The success of the Facebook video strategy failed to materialize. One reason: the effort is too great, the profit too small.

Mark Zuckerberg has been trying for years to direct YouTube advertising budgets to his own platform. It started with the promotion of video content, live streaming and most recently Facebook Watch. Success has failed to materialize for the Facebook video strategy. One reason: the effort is too great, the profit too small.

In the first quarter of 2018, Facebook made a profit of almost $5 billion. More than 95 percent of their income comes from the social network’s advertising business.

According to Mark Zuckerberg, this value will continue to rise in the next few years. Video content and its monetization through classic mid-roll advertising formats is expected to be a major driver.

For several years now, Facebook has been trying to make it clear to its users, publishers and advertisers that there is no way around movie content. This kind of content gets more interactions and is preferred by the algorithm over classic links or image posts.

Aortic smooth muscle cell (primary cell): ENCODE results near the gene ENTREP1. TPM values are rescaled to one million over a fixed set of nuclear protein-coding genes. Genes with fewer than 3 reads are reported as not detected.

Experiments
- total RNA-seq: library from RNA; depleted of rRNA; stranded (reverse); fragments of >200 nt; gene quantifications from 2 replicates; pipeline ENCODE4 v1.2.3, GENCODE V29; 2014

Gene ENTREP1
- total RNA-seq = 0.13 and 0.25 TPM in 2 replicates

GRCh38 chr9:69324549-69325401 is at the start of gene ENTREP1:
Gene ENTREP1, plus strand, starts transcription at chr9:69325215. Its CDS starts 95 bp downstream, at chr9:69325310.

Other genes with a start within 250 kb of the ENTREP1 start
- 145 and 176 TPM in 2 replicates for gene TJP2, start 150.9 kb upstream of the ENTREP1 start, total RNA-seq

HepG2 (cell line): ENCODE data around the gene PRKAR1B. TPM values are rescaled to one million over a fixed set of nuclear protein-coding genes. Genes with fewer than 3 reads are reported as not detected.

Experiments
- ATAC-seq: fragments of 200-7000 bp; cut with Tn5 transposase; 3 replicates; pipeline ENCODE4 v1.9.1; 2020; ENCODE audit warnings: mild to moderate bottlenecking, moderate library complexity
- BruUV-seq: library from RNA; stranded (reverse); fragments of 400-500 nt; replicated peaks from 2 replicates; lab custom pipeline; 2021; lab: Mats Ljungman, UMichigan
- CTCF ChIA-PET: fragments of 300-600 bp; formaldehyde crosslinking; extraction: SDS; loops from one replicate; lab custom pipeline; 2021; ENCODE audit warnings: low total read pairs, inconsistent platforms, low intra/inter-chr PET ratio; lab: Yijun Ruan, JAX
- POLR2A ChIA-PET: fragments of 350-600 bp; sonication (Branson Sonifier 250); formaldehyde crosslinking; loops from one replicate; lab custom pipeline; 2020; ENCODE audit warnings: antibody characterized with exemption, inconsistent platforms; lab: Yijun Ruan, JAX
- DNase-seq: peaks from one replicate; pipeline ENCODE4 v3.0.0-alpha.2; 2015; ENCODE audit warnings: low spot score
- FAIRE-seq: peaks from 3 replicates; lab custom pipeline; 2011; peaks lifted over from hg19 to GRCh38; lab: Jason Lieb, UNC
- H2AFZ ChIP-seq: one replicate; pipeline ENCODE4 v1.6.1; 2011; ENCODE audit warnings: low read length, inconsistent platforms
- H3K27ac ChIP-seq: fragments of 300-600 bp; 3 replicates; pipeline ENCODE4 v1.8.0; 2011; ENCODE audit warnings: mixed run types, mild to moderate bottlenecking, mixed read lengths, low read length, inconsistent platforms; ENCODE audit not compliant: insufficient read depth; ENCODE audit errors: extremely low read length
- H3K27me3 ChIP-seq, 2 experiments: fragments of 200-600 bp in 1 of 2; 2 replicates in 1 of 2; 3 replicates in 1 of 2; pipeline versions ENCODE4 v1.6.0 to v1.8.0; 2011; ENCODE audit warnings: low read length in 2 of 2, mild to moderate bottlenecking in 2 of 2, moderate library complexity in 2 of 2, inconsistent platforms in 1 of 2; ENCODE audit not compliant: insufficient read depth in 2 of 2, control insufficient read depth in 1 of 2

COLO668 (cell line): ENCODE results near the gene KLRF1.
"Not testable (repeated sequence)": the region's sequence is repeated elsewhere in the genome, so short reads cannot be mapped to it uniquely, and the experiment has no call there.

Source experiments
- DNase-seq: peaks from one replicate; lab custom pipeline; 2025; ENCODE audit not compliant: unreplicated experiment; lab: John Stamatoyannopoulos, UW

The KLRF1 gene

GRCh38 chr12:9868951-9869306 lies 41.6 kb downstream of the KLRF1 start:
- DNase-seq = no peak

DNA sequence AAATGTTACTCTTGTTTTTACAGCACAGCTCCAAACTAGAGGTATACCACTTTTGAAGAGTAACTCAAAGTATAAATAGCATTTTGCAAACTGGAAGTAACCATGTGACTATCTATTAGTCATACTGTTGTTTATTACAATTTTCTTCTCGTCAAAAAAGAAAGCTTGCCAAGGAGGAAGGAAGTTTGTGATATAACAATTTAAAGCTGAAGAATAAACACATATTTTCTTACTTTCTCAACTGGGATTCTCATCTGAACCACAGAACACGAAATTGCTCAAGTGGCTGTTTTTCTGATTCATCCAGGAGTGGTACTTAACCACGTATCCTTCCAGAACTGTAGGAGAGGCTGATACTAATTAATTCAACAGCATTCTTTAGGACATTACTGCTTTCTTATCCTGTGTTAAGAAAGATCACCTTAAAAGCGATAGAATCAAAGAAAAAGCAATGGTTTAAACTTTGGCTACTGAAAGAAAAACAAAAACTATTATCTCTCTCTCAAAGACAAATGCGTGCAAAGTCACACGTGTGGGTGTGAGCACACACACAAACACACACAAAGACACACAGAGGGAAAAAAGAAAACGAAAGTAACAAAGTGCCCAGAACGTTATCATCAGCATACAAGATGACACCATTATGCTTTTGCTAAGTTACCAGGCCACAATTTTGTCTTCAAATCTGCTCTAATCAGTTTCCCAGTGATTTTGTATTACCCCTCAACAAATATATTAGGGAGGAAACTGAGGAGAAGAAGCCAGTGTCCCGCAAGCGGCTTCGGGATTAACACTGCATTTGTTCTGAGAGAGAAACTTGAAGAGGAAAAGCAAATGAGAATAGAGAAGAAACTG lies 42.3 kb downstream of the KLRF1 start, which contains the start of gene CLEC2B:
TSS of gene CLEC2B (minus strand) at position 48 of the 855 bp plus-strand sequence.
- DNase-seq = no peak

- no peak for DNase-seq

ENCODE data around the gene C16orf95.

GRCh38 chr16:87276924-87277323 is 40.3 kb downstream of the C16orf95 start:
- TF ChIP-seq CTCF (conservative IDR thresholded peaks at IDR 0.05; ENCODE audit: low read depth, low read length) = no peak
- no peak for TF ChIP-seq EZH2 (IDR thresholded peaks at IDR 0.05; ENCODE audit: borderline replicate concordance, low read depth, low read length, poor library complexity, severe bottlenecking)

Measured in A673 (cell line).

The message: if you don’t follow the Facebook video strategy, you won’t see any significant profits – in the form of money, clicks or interactions – in the long run.

The Facebook video strategy: a lot of effort, hardly any profit

The goal of Mark Zuckerberg’s Facebook video strategy is obvious. He wants to get publishers and influencers to publish their content on Facebook instead of YouTube. The professional Facebook video content will then attract advertisers who redistribute their budgets from YouTube to Facebook.

The problem with this plan was discovered by Sahil Patel, journalist at Digiday. He has talked to the leading Facebook video producers in the USA. The realization: revenues from interruption advertising in the middle of Facebook videos are rising sharply compared to the previous year. There is talk of sales leaps of up to 40 percent.

However, the level of revenue is low compared to YouTube. One of the top video publishers revealed that he receives $264 for one million video views on Facebook. On YouTube, he gets $2,200 US dollars. That’s almost ten times more.

Another problem: while YouTube’s success and revenues are reasonably predictable, a Facebook video’s success also depends a lot on happiness, interactions and distribution. Reliable planning is currently not yet possible.

The last big problem from the point of view of a (German) publisher is that in the above mentioned cases we are talking about millions of Facebook views. Even if video content would be worthwhile with this many views, this does not make for a new business model for fanpage operators, who may generate a few tens of thousands of hits per month.

So it may be a few months or maybe even years before Facebook becomes a serious competitor to YouTube.